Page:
Journal of Oceanography, Vol. 58 (No. 5), pp. 673-682, 2002
Konstantin A. Rogachev1* and Eddy C. Carmack2
1Pacific Oceanological Institute, 43 Baltiyskay Road, Vladivostok 690041, Russia
2Institute of Ocean Sciences, Fisheries and Oceans Canada, Sidney, B.C., V8L 4B2, Canada
(Received 16 November 2001; in revised form 22 March 2002; accepted 22 March 2002)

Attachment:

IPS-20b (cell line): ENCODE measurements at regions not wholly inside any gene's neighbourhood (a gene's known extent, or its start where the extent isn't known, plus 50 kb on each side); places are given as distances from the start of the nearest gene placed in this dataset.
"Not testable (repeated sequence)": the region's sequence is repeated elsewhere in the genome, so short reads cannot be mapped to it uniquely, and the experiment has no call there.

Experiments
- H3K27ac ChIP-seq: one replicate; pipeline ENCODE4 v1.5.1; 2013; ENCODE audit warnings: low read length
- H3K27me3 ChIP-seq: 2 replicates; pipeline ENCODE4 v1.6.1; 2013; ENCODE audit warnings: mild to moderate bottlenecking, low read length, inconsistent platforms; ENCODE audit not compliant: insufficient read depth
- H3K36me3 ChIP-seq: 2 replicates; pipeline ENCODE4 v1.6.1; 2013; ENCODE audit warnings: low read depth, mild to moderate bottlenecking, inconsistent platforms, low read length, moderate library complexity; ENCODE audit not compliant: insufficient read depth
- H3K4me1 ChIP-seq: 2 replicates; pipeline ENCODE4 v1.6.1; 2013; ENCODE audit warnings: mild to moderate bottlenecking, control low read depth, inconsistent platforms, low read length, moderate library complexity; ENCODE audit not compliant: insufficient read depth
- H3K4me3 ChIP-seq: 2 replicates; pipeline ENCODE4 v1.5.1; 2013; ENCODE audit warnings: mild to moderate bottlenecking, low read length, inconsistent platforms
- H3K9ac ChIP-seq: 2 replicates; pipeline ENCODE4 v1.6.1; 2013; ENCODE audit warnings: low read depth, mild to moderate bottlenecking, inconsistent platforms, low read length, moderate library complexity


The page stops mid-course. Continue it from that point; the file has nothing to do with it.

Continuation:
Abstract: Three ARGOS drift buoys were deployed in the Oyashio Current off the Kuril Islands near 45°N in fall, 1990, during a joint Russia/Canada study of western boundary current dynamics in the Subarctic Pacific Ocean. We here report on one buoy deployed within an anticyclonic warm core ring (WCR86B) which shows evidence of large amplitude inertial motions of near-diurnal frequency. During its first week within the ring the buoy drifted with a mean azimuthal current speed of 0.40-0.45 m s-1 and a radius of rotation of 15-20 km. However, superimposed on the mean rotation of the ring at this time were "loops" of near-diurnal period, radius 7-8 km and speeds exceeding 1 m s-1. During successive rotations the buoy spiraled outward, its mean period of rotation increased and the amplitude of the near-diurnal motions decreased. The large motions are explained by inertial wave trapping and amplification within the extremely large and weakly stratified eddy, wherein the negative vorticity of the eddy reduces the local inertial frequency to near-diurnal frequency. We here suggest that either tidal or wind forcing may generate these high-amplitude "loop" motions.